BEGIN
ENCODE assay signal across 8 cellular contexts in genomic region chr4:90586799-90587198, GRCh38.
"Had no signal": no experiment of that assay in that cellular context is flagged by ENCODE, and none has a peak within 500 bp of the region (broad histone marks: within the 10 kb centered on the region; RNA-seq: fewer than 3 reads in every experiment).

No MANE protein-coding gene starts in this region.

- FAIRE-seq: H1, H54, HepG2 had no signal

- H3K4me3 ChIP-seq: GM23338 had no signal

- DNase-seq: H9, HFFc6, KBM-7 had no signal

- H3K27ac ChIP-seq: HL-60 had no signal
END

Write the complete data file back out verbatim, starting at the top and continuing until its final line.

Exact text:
ENCODE assay signal across 8 cellular contexts in genomic region chr4:90586799-90587198, GRCh38.
"Had no signal": no experiment of that assay in that cellular context is flagged by ENCODE, and none has a peak within 500 bp of the region (broad histone marks: within the 10 kb centered on the region; RNA-seq: fewer than 3 reads in every experiment).

No MANE protein-coding gene starts in this region.

- FAIRE-seq: H1, H54, HepG2 had no signal

- H3K4me3 ChIP-seq: GM23338 had no signal

- DNase-seq: H9, HFFc6, KBM-7 had no signal

- H3K27ac ChIP-seq: HL-60 had no signal